Along with Asif Ali Zardari, Nawaz Sharif has been a symbol of Pakistani politics for the last thirty years. Over that time, Pakistani politics has grown increasingly cynical, parochial, personal rather than ideas based and dynastic rather than merit based. Although the country did experience some levels of progress when Nawaz was Prime Minister, a consensus among all but his family’s most diehard supporters is that positive change fomented in spite of rather than because of politics. The same can be said about periods when the Bhutto-Zardari clan were in power over the last 30 years.
To put it another way, if Imran Khan represents the Naya Pakistan (the new Pakistan) Nawaz and his family represent an old Pakistan – literally a place when old and familiar politicians dealt with issues that were small rather than profound, narrow rather than national, un-inspirational rather than global. Because of this, while the jailing of any public figure conjures emotions, the sentencing of Nawaz Sharif to seven years imprisonment due to charges stemming from corrupt practices, offers a clear visual signpost that reads “out with the old and in with the new”.
While some of Imran Khan’s supporters as well as some of his detractors are alternatively crediting or blaming him for the fact that Nawaz has been handed down a prison sentence, the reality is that Imran is overseeing an anti-corruption drive that is far more profound than any alleged vendetta against any single family. Iman Khan’s PTI was elected in order to transform Pakistan’s economy from one formed around of neo-feudal loyalties to one that combined the dynamism of an economy ready to open up to more foreign investment and freer trade with the principles of the Islamic welfare state that was the dream of Pakistan’s founding father Muhammad Ali Jinnah. PTI further won this year’s general election because the party represented an opportunity to view non-aligned foreign relations as an opportunity for the people as a whole, whilst by contrast the old mainstream parties as well as once somewhat powerful extremist fringe parties saw foreign connectivity as little more than a rote chore.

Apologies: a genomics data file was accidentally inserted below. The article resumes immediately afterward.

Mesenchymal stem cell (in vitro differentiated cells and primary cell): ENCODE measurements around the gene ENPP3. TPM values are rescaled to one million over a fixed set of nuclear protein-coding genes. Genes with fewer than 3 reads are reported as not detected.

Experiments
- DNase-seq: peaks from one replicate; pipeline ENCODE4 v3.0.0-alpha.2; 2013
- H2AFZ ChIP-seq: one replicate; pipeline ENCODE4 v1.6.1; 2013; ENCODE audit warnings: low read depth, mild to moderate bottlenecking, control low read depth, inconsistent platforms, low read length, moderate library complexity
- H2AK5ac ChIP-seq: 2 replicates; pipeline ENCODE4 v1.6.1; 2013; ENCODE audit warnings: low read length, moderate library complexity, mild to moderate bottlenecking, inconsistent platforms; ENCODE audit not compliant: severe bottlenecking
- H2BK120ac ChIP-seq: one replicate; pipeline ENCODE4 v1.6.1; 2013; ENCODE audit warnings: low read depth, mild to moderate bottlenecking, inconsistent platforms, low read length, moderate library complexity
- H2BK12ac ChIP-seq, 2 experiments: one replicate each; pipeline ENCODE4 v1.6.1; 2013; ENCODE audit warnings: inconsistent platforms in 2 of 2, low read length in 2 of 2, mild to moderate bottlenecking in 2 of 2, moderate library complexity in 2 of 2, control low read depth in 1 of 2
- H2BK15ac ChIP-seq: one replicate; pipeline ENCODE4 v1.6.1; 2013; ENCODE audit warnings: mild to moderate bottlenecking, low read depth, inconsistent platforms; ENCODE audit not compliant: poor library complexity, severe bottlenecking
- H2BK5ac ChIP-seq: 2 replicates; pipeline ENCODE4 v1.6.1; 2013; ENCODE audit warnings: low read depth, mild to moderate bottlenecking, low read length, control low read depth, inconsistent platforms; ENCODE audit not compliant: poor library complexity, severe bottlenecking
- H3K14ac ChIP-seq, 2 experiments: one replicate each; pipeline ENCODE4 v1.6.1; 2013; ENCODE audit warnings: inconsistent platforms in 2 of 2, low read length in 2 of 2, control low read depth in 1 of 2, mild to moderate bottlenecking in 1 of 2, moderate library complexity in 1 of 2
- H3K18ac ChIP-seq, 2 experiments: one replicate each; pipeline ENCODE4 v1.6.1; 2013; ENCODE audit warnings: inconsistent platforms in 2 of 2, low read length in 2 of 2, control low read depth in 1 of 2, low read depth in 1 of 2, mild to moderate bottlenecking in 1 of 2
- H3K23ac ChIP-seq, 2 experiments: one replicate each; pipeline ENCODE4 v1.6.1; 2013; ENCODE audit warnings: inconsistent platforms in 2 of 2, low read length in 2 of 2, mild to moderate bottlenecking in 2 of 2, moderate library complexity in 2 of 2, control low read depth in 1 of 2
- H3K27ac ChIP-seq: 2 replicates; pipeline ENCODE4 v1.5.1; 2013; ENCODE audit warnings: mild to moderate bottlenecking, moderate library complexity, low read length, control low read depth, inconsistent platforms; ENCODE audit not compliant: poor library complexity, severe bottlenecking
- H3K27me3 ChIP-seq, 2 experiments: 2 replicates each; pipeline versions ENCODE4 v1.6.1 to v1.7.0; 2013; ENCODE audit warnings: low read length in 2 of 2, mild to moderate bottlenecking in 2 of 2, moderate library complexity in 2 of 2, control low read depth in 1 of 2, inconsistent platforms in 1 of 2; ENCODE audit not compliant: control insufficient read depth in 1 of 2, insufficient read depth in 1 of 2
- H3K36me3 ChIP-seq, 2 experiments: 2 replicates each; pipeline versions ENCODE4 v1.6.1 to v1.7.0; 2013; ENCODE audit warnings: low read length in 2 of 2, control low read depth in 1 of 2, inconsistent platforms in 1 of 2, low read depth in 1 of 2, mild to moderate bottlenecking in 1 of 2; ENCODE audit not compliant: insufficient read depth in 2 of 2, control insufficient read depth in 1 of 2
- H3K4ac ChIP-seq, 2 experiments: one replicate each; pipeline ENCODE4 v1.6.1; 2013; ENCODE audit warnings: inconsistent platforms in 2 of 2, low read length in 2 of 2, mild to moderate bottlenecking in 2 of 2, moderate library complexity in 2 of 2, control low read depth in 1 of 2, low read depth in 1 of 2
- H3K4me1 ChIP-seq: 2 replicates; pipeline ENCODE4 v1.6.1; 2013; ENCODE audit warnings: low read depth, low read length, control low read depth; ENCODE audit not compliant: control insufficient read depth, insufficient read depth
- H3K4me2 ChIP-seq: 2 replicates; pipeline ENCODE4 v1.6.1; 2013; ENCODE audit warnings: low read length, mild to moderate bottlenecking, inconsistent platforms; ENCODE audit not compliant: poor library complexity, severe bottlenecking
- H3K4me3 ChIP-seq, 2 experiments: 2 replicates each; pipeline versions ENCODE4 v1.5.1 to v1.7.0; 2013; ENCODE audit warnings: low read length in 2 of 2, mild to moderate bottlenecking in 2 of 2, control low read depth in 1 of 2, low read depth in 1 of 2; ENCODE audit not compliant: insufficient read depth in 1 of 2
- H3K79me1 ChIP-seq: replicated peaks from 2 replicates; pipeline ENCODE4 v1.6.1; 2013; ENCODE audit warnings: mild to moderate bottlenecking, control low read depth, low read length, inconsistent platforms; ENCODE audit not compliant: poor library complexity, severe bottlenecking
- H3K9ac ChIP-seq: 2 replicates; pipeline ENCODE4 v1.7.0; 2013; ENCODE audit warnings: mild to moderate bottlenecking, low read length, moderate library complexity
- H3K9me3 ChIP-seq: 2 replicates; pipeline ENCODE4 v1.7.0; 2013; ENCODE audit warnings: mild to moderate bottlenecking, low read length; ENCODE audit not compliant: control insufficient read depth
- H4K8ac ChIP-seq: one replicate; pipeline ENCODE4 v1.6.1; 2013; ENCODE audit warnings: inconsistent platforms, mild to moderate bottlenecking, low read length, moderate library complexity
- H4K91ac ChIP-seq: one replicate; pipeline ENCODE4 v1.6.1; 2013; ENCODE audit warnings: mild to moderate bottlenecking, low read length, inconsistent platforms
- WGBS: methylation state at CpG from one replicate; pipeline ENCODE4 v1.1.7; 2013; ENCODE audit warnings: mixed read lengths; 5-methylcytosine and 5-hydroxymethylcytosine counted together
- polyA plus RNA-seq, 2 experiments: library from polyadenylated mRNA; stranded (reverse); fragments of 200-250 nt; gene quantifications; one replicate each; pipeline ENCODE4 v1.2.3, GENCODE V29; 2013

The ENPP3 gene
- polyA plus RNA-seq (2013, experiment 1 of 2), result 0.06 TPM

While for decades Pakistan ping-ponged between highly contentious democratic elections and periods of rule by a military dictator, the transition of power in 2018 was largely peaceful, dignified and one that ultimately produced clarity. Therefore, while many Pakistanis are celebrating today, the celebration should not be one that glories in the downfall of a man of the past, but should instead be one which harnesses the optimism of the future that PTI represents – not only as a political party but as a wider social phenomenon.
When the human and material shibboleths of the past collapse without anything new to take their place, dangerous power vacuums can emerge and in nations where this has happened, a bad situation can rapidly deteriorate much further.
But for Naya Pakistan, the new load-stones of a better era have already been erected by the people and they have done so at the ballot box rather than at the point of a bullet. Therefore, when symbols of the recent past fade into a more distant past, it is clear that a very new era has dawned for Pakistan. This by no means that the work of the new government is over – in many ways it has only just begun. But what it does mean is that a new sun has risen over the country and people must always remember to keep walking into the light lest they become complacent and once again let in the darkness.